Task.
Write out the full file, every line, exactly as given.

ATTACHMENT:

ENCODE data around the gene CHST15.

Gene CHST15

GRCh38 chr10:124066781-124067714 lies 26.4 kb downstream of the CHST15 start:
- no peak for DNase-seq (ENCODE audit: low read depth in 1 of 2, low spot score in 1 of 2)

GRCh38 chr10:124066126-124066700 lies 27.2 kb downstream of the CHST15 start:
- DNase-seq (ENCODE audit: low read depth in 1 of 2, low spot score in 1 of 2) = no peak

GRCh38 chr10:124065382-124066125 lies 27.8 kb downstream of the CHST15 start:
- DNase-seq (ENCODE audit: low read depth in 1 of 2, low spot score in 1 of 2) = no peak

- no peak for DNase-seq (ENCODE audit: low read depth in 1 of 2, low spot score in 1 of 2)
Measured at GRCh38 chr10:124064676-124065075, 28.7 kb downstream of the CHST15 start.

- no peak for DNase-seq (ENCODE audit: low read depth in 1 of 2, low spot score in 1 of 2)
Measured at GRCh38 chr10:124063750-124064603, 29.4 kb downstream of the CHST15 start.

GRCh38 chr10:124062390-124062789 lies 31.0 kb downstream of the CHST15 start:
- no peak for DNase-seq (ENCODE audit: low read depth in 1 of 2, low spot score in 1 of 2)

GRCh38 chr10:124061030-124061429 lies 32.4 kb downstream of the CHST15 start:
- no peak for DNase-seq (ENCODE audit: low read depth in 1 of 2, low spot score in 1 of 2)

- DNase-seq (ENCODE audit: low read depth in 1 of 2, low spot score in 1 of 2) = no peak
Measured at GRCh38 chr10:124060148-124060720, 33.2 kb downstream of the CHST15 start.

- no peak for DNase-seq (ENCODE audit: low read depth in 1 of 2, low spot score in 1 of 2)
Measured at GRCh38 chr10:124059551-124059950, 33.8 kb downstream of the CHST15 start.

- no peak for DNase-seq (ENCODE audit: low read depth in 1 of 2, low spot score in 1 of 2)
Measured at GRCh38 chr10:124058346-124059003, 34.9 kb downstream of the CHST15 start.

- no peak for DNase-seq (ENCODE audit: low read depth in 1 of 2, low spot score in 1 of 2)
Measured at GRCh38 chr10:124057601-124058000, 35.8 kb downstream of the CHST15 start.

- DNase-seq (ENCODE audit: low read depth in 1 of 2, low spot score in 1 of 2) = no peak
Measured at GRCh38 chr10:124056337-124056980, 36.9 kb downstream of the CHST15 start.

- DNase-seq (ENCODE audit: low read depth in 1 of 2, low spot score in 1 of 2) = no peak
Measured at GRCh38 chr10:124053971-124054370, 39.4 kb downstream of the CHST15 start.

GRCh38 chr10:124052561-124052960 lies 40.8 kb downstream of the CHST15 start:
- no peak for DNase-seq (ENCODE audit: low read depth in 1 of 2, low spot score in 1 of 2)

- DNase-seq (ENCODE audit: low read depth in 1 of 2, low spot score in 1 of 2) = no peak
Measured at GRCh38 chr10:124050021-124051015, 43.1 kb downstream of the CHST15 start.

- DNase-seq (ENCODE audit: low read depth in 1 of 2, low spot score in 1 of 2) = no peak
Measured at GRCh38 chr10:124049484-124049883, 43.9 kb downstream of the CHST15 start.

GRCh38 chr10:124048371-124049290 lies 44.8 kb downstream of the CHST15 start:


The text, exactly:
ENCODE data around the gene CHST15.

Gene CHST15

GRCh38 chr10:124066781-124067714 lies 26.4 kb downstream of the CHST15 start:
- no peak for DNase-seq (ENCODE audit: low read depth in 1 of 2, low spot score in 1 of 2)

GRCh38 chr10:124066126-124066700 lies 27.2 kb downstream of the CHST15 start:
- DNase-seq (ENCODE audit: low read depth in 1 of 2, low spot score in 1 of 2) = no peak

GRCh38 chr10:124065382-124066125 lies 27.8 kb downstream of the CHST15 start:
- DNase-seq (ENCODE audit: low read depth in 1 of 2, low spot score in 1 of 2) = no peak

- no peak for DNase-seq (ENCODE audit: low read depth in 1 of 2, low spot score in 1 of 2)
Measured at GRCh38 chr10:124064676-124065075, 28.7 kb downstream of the CHST15 start.

- no peak for DNase-seq (ENCODE audit: low read depth in 1 of 2, low spot score in 1 of 2)
Measured at GRCh38 chr10:124063750-124064603, 29.4 kb downstream of the CHST15 start.

GRCh38 chr10:124062390-124062789 lies 31.0 kb downstream of the CHST15 start:
- no peak for DNase-seq (ENCODE audit: low read depth in 1 of 2, low spot score in 1 of 2)

GRCh38 chr10:124061030-124061429 lies 32.4 kb downstream of the CHST15 start:
- no peak for DNase-seq (ENCODE audit: low read depth in 1 of 2, low spot score in 1 of 2)

- DNase-seq (ENCODE audit: low read depth in 1 of 2, low spot score in 1 of 2) = no peak
Measured at GRCh38 chr10:124060148-124060720, 33.2 kb downstream of the CHST15 start.

- no peak for DNase-seq (ENCODE audit: low read depth in 1 of 2, low spot score in 1 of 2)
Measured at GRCh38 chr10:124059551-124059950, 33.8 kb downstream of the CHST15 start.

- no peak for DNase-seq (ENCODE audit: low read depth in 1 of 2, low spot score in 1 of 2)
Measured at GRCh38 chr10:124058346-124059003, 34.9 kb downstream of the CHST15 start.

- no peak for DNase-seq (ENCODE audit: low read depth in 1 of 2, low spot score in 1 of 2)
Measured at GRCh38 chr10:124057601-124058000, 35.8 kb downstream of the CHST15 start.

- DNase-seq (ENCODE audit: low read depth in 1 of 2, low spot score in 1 of 2) = no peak
Measured at GRCh38 chr10:124056337-124056980, 36.9 kb downstream of the CHST15 start.

- DNase-seq (ENCODE audit: low read depth in 1 of 2, low spot score in 1 of 2) = no peak
Measured at GRCh38 chr10:124053971-124054370, 39.4 kb downstream of the CHST15 start.

GRCh38 chr10:124052561-124052960 lies 40.8 kb downstream of the CHST15 start:
- no peak for DNase-seq (ENCODE audit: low read depth in 1 of 2, low spot score in 1 of 2)

- DNase-seq (ENCODE audit: low read depth in 1 of 2, low spot score in 1 of 2) = no peak
Measured at GRCh38 chr10:124050021-124051015, 43.1 kb downstream of the CHST15 start.

- DNase-seq (ENCODE audit: low read depth in 1 of 2, low spot score in 1 of 2) = no peak
Measured at GRCh38 chr10:124049484-124049883, 43.9 kb downstream of the CHST15 start.

GRCh38 chr10:124048371-124049290 lies 44.8 kb downstream of the CHST15 start: